High temperatures trigger agency heat alerts

    After the heat-related deaths of several men in the Philadelphia region, some advocates are wondering who’s checking-in on residents with intellectual disabilities.

    After the heat-related deaths of several men in the Philadelphia region, some advocates are wondering who’s checking-in on residents with intellectual disabilities.

    The Philadelphia Department of Behavioral Health issues a heat safety alert to its 250 service providers each year.

    Director Arthur Evans says many factors including medication and substance abuse can make clients especially vulnerable to heat-related illness.

    Evans says air conditioners or fans should be available at every location.

    Evans: They would also be expected to insure that there’s adequate drinking water, air flow through the building. They would be expected to check on how people are doing, ensuring that people are hydrated and so forth.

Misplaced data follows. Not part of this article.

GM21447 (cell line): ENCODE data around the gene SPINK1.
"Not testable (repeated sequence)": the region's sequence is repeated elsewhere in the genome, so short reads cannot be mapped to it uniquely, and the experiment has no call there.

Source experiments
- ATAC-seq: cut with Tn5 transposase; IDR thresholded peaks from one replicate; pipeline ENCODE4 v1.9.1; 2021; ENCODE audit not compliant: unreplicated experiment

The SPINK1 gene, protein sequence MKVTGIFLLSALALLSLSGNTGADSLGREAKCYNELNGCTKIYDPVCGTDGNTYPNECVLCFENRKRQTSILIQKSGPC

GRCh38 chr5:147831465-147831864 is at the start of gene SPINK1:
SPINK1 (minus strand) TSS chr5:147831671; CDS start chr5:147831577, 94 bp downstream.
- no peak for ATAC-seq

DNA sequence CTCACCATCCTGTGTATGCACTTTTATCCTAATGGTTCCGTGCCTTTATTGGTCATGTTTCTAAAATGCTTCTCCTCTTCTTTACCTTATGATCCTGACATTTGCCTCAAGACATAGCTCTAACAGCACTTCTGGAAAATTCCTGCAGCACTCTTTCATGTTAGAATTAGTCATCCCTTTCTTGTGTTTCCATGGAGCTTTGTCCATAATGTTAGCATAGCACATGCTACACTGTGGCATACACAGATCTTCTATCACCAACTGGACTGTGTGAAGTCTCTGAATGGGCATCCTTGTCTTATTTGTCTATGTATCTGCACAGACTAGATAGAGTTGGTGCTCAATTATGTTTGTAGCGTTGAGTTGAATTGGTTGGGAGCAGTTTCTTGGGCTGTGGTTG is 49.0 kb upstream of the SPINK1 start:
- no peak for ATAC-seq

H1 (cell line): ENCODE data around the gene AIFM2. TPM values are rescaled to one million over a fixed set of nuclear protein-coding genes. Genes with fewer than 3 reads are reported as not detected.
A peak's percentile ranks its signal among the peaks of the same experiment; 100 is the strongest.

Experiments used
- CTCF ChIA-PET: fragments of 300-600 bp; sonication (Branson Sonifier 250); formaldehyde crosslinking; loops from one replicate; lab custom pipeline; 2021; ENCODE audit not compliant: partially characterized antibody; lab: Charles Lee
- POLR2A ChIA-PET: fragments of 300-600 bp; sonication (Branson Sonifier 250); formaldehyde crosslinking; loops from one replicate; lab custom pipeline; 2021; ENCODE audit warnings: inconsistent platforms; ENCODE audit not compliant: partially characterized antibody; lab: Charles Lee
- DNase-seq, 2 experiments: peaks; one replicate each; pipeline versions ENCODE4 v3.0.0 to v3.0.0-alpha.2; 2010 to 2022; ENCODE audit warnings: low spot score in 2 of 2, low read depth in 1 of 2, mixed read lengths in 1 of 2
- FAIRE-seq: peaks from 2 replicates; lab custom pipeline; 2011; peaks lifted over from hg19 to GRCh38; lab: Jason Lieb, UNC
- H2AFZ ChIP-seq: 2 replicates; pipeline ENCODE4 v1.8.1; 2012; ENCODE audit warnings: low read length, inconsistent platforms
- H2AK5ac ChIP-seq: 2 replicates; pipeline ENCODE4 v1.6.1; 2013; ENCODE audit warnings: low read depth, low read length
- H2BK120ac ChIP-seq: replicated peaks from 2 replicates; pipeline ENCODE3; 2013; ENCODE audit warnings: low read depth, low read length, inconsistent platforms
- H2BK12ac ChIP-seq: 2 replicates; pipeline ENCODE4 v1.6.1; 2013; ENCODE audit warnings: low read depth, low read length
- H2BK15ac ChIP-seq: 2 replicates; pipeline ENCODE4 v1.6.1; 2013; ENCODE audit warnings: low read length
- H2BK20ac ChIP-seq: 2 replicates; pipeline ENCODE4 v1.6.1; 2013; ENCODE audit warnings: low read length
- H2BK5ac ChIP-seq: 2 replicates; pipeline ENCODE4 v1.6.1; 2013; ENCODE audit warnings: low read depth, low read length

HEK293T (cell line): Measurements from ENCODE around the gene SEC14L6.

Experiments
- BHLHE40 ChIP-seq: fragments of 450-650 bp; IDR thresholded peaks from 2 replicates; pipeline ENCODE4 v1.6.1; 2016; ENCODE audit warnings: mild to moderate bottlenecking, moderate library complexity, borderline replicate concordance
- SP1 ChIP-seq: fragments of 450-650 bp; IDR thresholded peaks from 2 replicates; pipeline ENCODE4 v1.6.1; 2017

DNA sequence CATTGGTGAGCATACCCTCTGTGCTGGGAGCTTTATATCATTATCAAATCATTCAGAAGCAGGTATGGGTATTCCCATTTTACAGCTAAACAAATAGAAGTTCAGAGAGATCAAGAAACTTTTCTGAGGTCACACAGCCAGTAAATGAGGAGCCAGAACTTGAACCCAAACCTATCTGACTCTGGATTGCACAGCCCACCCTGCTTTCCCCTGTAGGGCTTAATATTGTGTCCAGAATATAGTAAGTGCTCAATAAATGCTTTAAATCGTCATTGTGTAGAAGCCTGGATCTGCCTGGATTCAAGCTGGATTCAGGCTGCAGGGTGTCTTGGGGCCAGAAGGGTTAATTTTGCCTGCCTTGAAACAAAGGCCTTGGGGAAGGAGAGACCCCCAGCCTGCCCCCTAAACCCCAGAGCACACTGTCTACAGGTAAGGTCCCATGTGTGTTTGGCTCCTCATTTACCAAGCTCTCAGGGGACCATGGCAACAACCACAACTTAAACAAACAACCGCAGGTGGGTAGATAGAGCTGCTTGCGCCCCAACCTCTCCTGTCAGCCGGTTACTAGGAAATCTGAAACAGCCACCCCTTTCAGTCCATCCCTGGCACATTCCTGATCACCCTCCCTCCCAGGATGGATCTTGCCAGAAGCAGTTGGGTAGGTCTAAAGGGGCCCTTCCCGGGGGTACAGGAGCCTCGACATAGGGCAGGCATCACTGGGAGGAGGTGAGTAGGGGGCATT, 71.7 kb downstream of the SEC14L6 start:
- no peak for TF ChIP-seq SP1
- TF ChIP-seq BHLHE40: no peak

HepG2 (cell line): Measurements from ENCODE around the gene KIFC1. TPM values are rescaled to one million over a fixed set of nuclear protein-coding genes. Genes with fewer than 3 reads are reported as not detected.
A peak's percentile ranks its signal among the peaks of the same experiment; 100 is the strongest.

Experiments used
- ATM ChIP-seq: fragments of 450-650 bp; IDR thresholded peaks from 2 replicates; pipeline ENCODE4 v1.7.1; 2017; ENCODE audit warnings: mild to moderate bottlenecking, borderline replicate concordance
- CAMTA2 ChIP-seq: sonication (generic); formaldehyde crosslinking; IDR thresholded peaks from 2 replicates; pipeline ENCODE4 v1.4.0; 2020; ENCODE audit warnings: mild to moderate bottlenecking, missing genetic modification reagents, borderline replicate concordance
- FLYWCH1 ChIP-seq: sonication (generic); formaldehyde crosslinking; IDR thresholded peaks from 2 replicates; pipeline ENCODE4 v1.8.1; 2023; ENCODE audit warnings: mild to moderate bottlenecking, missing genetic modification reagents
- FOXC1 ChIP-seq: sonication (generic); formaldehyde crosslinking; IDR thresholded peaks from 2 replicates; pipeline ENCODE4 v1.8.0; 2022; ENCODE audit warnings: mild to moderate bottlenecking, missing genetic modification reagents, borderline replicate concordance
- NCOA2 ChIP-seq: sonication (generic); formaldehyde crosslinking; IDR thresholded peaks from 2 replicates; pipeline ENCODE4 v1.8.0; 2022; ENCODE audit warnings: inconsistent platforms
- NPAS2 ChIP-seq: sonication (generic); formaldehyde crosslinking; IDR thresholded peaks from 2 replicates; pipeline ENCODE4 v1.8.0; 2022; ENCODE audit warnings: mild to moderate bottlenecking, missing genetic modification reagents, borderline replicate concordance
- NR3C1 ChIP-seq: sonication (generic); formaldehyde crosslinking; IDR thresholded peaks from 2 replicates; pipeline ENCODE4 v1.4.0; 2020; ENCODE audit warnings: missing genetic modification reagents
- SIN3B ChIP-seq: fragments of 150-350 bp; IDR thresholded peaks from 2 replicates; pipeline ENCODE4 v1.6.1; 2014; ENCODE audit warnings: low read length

Evans says Philadelphia’s heat policy goes into effect when the temperatures hits 80 degrees.

    Ilene Shane leads the Disability Rights Network of Pennsylvania. She says she’s most concerned about the near 20,000 Pennsylvanians with intellectual disabilities on the list and waiting for services.

    Shane says Pennsylvania is one of a handful of states that does not have an adult protective services law covering people older than 19 and younger than 60.

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